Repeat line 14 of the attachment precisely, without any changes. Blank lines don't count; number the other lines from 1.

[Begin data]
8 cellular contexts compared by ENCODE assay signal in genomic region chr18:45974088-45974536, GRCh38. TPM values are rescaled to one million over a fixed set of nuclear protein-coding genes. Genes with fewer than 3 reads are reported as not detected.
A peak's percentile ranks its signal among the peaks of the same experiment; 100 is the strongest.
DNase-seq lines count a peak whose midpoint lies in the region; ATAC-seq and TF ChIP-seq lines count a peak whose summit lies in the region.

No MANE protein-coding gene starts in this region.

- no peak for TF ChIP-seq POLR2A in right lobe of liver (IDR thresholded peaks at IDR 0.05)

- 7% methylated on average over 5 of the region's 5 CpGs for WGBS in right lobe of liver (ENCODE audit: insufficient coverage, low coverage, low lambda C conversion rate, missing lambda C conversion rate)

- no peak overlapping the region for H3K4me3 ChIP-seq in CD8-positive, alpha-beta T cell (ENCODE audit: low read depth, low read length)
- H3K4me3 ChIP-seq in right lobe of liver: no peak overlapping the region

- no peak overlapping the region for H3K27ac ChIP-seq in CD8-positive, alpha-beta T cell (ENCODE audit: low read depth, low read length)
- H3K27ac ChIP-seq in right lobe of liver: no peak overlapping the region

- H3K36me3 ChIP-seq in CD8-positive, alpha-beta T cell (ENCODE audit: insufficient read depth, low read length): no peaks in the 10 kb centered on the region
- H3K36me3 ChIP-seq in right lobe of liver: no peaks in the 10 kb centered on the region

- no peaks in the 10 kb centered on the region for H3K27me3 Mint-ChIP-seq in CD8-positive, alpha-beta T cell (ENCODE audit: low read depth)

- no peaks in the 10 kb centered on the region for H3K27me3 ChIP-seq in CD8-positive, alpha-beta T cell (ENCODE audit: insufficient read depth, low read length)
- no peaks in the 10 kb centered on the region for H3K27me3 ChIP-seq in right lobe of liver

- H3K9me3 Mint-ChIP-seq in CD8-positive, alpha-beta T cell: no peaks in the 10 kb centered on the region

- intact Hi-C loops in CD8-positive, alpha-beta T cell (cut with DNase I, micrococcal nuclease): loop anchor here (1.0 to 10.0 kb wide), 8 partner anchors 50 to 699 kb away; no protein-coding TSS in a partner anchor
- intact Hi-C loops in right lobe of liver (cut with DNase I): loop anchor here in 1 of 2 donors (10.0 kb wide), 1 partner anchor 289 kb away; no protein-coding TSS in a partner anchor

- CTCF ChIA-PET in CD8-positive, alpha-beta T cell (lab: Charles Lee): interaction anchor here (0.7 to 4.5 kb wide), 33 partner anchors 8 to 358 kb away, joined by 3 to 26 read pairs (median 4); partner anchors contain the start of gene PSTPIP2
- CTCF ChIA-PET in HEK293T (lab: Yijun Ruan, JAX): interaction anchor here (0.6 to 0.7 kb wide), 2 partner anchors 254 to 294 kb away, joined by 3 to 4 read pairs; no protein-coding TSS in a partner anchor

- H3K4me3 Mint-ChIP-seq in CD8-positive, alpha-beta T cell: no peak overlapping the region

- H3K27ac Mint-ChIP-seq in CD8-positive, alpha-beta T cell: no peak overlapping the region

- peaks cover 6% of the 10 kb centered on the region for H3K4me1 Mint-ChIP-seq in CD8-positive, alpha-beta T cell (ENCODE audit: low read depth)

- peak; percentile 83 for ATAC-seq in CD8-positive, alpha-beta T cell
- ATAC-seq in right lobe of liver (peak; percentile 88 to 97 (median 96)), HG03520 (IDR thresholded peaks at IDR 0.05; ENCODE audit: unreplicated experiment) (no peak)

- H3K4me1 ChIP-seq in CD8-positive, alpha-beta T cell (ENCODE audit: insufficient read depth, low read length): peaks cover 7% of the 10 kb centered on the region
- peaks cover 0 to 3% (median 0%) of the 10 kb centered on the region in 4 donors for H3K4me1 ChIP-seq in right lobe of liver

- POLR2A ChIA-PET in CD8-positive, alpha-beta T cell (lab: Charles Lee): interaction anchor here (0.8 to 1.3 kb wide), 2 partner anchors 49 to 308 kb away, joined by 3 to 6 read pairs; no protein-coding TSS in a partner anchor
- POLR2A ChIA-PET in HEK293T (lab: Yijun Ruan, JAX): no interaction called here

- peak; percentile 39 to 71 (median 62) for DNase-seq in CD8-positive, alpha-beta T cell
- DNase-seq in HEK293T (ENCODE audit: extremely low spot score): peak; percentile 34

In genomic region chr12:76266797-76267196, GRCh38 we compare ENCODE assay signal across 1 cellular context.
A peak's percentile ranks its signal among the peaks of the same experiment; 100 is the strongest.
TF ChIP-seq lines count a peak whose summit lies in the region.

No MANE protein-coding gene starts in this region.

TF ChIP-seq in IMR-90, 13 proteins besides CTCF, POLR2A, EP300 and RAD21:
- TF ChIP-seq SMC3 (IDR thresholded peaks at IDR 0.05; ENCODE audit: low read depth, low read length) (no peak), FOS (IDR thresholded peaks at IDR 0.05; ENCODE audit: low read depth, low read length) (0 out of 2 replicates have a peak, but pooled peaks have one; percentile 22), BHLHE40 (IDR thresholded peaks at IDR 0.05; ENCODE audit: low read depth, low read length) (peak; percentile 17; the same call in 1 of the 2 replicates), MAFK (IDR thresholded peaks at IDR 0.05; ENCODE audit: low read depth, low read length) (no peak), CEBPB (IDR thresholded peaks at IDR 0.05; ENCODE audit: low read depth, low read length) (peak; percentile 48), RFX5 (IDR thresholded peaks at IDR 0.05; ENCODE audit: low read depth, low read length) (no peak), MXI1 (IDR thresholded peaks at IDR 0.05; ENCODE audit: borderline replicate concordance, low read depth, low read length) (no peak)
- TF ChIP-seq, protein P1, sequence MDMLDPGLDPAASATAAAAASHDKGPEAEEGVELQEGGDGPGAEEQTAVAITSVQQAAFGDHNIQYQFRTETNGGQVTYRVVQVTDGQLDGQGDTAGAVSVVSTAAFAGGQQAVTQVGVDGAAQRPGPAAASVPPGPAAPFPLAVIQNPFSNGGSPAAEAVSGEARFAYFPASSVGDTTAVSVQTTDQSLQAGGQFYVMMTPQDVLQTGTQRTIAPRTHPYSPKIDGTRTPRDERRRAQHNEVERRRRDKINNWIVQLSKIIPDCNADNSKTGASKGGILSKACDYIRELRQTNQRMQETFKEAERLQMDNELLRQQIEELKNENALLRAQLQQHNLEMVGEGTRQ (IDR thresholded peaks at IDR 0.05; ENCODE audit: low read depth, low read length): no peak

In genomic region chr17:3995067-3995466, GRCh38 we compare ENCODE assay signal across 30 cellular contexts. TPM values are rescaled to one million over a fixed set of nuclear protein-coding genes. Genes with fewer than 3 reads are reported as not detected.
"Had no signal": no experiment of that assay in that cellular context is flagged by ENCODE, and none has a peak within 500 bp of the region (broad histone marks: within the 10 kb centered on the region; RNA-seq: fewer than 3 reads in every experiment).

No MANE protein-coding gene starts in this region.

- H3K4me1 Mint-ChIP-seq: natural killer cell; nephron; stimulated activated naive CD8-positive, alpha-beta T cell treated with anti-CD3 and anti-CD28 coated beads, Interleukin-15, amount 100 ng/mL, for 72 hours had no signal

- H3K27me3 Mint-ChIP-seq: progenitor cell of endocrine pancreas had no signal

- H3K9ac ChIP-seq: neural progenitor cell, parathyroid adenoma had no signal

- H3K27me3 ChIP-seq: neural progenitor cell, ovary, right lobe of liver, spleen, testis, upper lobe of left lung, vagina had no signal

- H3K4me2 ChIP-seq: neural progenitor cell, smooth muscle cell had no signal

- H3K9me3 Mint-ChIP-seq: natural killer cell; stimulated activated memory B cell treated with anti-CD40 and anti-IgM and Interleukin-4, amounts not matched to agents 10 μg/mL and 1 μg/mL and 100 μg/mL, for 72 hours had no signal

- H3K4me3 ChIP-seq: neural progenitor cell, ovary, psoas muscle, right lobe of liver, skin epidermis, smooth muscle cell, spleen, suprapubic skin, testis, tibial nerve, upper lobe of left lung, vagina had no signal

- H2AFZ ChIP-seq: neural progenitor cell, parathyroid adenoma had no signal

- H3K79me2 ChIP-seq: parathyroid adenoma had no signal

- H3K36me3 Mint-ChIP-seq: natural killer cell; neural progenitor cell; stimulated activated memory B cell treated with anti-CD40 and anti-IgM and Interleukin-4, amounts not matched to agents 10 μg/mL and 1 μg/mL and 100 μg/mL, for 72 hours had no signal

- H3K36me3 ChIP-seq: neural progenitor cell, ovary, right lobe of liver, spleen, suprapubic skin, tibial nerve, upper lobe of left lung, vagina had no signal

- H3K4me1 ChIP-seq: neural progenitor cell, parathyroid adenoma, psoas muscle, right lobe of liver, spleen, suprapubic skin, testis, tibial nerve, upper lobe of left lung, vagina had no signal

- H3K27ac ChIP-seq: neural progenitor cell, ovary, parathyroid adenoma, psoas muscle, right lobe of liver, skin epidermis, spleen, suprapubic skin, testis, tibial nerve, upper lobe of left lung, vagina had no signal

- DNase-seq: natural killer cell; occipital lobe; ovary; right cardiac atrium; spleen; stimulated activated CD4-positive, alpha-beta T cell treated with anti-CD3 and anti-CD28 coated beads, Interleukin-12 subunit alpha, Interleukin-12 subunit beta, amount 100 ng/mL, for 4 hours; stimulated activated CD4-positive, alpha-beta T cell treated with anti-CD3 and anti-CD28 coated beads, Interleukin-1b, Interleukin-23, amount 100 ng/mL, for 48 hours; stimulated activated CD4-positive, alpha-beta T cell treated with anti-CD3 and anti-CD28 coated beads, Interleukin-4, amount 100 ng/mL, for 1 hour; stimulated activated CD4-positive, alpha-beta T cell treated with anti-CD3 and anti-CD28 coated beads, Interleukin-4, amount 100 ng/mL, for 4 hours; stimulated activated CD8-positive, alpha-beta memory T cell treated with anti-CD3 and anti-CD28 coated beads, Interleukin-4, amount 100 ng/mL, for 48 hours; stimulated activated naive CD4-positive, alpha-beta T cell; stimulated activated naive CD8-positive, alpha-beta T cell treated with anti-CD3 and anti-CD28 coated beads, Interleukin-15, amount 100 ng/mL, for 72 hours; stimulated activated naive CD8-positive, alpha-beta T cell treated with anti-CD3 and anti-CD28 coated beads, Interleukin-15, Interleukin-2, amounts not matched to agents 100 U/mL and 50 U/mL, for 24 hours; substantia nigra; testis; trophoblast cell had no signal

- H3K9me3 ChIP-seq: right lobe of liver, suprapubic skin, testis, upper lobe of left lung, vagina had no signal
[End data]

- no peaks in the 10 kb centered on the region for H3K27me3 ChIP-seq in CD8-positive, alpha-beta T cell (ENCODE audit: insufficient read depth, low read length)